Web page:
THIS SOUTHEAST ASIAN country, with a long coastline on the South China Sea, has a land area of 128,065 sq. mi. (331,689 sq. km.), with a population of 87,375,000 (2006 est.) and a population density of 655 people per sq. mi. (253 people per sq. km.). The largest city and the former capital of South Vietnam, Ho Chi Minh City (formerly Saigon) has a population of 3,525,300, making it the 49th largest in the world. Some 17 percent of the land in Vietnam is arable, with 4 percent being under permanent cultivation and 1 percent used as meadow or pasture. In addition, 30 percent of the country is forested, with an increasing logging industry operating in the country.
As there are three major rivers in Vietnam—the Red River, the Pearl River, and the Mekong—there has been a heavy investment in hydropower. In 1964, at a speech at Johns Hopkins University, U.S. President Lyndon B. Johnson offered a hydroelectric scheme for the Mekong River that was quickly dubbed the TVA for the Mekong. It was rejected by Ho Chi Minh, and the Vietnam War, which was escalating at that time, led to massive bombing of parts of the country, destruction of much of the infrastructure of both North Vietnam and South Vietnam, and the defoliation of some parts of the jungle. Following the end of the war in 1975 and the nation's reunification in the following year, the country was desperately poor. In spite of this, heavy government investment in hydropower then results in it now accounting for 59.3 percent of the country's electricity production, with the rest coming from fossil fuels. Electricity production accounts for 25 percent of the carbon dioxide emissions in the country, with 38 percent from transportation and 30 percent from manufacturing and construction.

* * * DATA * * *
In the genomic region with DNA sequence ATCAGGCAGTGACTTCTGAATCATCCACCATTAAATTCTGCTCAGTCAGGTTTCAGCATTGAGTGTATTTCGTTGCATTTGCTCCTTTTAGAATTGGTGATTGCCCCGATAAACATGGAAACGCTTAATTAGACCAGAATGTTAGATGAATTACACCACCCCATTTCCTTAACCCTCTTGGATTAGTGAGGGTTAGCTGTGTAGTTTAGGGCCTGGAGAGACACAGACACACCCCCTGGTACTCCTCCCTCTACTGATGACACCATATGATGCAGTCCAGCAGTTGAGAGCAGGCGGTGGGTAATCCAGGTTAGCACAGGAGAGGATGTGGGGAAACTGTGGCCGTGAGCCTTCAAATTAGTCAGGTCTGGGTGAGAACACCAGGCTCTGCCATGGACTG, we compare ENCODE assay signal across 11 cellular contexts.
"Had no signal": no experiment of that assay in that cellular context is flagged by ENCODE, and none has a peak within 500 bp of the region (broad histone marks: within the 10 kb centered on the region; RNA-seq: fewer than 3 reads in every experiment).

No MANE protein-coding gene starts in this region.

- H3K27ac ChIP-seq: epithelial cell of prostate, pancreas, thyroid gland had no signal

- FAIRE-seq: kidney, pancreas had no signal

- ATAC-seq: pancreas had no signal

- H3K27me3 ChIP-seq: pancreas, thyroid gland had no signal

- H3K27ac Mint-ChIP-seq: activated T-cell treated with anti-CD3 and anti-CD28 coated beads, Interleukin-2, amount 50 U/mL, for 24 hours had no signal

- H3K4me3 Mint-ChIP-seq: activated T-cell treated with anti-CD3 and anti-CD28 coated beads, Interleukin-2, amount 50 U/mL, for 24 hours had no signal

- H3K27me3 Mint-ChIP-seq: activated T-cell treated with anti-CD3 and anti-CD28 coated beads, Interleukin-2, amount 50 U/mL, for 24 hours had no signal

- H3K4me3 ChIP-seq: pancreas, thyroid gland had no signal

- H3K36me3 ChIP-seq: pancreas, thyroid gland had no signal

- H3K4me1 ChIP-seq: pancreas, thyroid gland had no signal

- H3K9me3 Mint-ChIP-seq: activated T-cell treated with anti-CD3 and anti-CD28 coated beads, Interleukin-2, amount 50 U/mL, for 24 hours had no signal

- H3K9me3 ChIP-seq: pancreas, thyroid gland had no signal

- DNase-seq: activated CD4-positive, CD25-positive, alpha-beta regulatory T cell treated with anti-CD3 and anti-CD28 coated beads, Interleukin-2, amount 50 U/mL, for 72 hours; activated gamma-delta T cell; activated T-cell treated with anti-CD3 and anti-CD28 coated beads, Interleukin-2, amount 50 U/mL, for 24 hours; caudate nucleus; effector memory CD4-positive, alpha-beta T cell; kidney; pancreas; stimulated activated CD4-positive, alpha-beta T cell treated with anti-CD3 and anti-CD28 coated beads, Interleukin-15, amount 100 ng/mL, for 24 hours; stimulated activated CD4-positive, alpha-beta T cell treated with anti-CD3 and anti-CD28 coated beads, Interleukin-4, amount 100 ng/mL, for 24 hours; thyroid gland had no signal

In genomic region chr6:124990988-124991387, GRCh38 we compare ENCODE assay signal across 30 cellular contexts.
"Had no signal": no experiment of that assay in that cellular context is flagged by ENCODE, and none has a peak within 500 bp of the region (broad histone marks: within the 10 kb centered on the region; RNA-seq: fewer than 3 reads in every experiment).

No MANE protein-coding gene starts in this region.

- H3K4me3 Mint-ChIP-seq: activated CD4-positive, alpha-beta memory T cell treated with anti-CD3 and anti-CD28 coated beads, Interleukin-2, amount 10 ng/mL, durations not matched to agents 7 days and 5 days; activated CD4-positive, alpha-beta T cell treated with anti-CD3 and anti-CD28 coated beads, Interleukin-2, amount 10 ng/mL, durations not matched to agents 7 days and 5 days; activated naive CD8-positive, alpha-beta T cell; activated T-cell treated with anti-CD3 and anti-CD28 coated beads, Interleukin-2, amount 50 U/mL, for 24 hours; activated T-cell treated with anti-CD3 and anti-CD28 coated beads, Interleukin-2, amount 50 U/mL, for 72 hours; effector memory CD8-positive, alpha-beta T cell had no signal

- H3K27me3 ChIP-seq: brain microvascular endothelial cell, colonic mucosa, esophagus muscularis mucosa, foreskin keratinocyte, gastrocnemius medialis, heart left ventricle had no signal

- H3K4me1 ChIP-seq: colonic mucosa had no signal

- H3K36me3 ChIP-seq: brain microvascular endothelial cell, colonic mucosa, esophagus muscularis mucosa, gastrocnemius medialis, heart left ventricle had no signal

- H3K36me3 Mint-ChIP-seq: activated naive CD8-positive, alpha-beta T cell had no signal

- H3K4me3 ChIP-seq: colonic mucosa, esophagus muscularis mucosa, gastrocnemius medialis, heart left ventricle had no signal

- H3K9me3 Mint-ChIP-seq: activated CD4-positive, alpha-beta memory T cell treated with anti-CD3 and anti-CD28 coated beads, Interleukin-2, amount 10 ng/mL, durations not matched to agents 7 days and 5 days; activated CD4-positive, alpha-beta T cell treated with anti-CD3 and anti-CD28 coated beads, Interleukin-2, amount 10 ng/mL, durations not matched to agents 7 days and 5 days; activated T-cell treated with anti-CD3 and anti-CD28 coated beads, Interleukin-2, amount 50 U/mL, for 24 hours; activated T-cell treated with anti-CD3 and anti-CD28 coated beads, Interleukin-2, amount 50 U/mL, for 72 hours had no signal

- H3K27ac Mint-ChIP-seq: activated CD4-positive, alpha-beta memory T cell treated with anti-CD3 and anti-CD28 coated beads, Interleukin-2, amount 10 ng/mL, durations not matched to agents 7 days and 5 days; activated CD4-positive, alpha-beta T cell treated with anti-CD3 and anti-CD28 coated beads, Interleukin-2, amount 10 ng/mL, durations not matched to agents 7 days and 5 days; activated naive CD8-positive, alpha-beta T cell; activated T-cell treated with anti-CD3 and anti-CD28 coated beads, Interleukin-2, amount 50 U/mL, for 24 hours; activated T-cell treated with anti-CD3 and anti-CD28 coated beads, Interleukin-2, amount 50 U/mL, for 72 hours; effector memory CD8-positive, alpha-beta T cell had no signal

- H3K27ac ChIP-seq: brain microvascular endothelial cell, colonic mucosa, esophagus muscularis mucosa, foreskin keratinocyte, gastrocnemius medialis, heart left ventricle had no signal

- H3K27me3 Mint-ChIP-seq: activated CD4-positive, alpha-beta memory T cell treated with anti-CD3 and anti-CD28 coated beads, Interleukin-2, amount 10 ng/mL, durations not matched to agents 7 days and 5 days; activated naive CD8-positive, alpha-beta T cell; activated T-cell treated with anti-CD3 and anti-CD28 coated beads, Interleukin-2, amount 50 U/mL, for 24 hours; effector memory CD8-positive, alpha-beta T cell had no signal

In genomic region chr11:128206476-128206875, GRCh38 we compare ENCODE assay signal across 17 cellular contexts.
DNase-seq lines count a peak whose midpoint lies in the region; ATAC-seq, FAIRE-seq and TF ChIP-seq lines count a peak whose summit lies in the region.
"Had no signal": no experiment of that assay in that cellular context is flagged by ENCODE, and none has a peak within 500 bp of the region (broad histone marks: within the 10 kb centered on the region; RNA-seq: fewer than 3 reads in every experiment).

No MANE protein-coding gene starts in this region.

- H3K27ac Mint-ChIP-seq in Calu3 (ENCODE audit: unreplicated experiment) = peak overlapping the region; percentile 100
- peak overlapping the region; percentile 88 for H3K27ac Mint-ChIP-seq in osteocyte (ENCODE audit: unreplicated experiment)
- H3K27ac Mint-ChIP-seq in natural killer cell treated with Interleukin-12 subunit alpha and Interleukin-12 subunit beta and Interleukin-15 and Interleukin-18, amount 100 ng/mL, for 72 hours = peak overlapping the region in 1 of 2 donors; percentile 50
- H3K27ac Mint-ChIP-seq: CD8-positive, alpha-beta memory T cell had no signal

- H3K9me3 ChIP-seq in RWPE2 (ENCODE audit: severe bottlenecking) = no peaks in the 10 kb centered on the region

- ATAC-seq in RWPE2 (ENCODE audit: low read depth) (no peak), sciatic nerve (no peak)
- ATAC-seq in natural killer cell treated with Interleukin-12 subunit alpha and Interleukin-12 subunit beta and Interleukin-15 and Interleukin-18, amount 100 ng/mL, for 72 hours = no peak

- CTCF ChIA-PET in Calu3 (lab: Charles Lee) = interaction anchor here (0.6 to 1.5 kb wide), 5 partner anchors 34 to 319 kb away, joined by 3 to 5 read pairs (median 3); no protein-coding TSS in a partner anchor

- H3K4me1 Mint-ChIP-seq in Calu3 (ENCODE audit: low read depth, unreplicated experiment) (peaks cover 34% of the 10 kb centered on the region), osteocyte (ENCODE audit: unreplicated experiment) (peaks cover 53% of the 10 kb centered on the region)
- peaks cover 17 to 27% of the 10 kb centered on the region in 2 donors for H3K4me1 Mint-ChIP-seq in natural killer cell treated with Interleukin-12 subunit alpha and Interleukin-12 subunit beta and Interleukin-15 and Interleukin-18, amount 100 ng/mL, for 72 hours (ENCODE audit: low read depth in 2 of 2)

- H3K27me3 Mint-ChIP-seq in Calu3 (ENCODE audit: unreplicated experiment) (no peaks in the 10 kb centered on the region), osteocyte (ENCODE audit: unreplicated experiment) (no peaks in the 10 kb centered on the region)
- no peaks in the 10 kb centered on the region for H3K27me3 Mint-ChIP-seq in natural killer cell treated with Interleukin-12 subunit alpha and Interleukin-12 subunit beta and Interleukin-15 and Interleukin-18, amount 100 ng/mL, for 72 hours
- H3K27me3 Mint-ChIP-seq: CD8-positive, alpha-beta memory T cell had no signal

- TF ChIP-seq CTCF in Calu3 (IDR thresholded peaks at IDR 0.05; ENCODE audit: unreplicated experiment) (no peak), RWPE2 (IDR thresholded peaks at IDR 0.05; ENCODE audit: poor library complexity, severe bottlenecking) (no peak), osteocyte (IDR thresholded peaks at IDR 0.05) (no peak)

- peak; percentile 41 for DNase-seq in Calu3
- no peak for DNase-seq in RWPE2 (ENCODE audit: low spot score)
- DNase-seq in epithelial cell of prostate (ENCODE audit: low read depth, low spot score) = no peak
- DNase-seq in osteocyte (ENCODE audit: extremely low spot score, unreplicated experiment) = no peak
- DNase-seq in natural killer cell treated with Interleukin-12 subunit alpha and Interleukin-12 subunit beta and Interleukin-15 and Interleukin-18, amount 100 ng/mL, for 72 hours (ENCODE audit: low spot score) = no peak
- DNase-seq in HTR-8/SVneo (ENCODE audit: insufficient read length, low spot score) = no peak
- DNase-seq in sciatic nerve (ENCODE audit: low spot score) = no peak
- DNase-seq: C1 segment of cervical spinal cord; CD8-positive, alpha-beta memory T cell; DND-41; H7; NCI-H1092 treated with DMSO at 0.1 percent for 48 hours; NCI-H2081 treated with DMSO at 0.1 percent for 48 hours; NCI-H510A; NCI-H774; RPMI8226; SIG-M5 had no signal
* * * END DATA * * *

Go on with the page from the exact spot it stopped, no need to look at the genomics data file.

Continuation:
During the 1990s, Vietnam became a major tourist destination, and this has led to a significant rise in the rate of per capita carbon dioxide emissions, from 0.3 metric tons per person in 1990 to 1.18 metric tons per person by 2004. In 1998, 48 percent of carbon dioxide emissions in the country was from liquid fuels, 37 percent from solid fuels, 8 percent from gas flaring, and 7 percent from cement manufacturing.
The Vietnamese government of Vo Chi Cong took part in the United Nations Framework Convention on Climate Change, signed in Rio de Janeiro in May 1992. The Vietnamese government signed the Kyoto Protocol to the UN Framework Convention on Climate Change on December 3, 1998, which was ratified on September 25, 2002, with it entering into force on February 16, 2005.
sEE ALso: Climate Change, Effects; Deforestation; Tourism.
BIBLioGRApHY. Jos Frijns, Phung Thuy Phuong, and Arthur P.J. Mol, "Ecological Modernisation Theory and Industrialising Economies: The Case of Viet Nam," (Environmental Politics (v.9/1, Spring 2000); Michael J. McRae, "Tam Dao—Sanctuary Under Siege," National Geographic (v.195/6, June 1999); Thomas O'Neill, "Mekong River," National Geographic (v.183/2, February 1993); World Resources Institute, "Vietnam—Climate and Atmosphere," www.earthtrends.wri.org (cited October 2007).
Robin S. Corfield Independent Scholar
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